From various reports it seems that Section 25(8) might be the section that will be amended. Section 25(8) states that no provision in Section 25 (such as the provision allowing for expropriation) may stop the state from taking various measures to achieve land and other reforms, in order to redress the results of past racial discrimination. The speculation is that further conditions will be added to this section, amongst others that it cannot be detrimental to the economy, and that it cannot impact negatively on food security.

But there are additional requirements for a valid expropriation. The Constitution still requires that expropriation be done in terms of a law of general application and for a public purpose or in the public interest. These requirements, as further detailed in legislation, provide the checks and balances, and as such make it an acceptable interference with private property rights as it contains state powers and ensures fairness to all parties involved.

State won't be able to 'grab' land

The law of general (legislation) application usually provides the purpose for the expropriation. Current land reform legislation (such as the Restitution Act) does provide for expropriation. Whatever the reason for the expropriation, government must be able to show a tangible clear plan of what it envisages with the land for it to be a valid expropriation. Government will have to work on its track record in this regard.

With expropriation being an administrative act, expropriation needs to adhere to administrative justice as contained in Section 33 of the Constitution. It would therefore be possible to question the decision and the choice of land on administrative grounds. Being an administrative act, it is also a fairly long procedure, with onerous procedural requirements that must be met.

Put simply, even if provision is made for expropriation without compensation in certain circumstances, the state will not automatically be able to "grab" land. It is merely a start of a very long process. This should provide a warning sign to the ANC that expectations have to be managed to prevent a charged situation from exploding.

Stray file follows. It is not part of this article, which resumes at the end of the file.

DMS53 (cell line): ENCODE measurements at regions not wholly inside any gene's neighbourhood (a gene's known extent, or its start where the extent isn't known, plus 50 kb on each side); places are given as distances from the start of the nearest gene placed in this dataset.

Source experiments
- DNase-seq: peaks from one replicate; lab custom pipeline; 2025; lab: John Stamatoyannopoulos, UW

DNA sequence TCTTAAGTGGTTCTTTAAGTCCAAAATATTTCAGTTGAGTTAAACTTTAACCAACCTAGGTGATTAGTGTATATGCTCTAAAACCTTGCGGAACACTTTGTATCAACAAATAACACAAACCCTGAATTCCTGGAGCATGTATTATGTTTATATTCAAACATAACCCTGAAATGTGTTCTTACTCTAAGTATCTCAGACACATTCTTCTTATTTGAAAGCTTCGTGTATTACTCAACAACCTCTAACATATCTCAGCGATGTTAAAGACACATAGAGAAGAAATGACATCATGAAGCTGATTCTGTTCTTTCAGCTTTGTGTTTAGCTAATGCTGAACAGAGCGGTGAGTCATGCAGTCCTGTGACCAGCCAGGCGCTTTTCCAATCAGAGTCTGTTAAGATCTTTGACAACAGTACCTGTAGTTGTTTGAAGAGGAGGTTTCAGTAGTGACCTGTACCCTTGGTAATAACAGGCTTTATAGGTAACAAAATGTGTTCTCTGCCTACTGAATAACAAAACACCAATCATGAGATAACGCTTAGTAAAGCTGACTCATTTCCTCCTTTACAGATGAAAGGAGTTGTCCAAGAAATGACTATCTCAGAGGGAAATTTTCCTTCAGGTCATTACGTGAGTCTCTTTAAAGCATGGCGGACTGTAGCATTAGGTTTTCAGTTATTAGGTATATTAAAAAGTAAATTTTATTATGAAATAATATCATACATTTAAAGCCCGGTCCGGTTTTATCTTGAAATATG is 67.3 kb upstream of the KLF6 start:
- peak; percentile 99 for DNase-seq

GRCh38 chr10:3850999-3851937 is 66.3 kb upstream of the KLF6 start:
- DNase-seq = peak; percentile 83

Does the unknown proposed amendment change the interpretative framework of the section? If gleaned from the wording of the press releases, probably not. The weighing up of interests will still have to take place in expropriation inquiries, and the tension between the protectionist part of Section 25 and the reform orientate goals of Section 25 remains. Individual rights remained protected insofar as it does not obstruct the public considerations contained in our Constitution.

And this cannot be a zero-sum game. But in a vastly unequal society like ours, we struggle to find equilibrium because we are pulled so far apart, that anywhere in the middle seems like a big compromise from both sides.

- Elmien du Plessis is associate professor in Law at the North-West University.

Disclaimer: News24 encourages freedom of speech and the expression of diverse views. The views of columnists published on News24 are therefore their own and do not necessarily represent the views of News24.

Read more on:    anc  |  land expropiation  |  land  |  land reform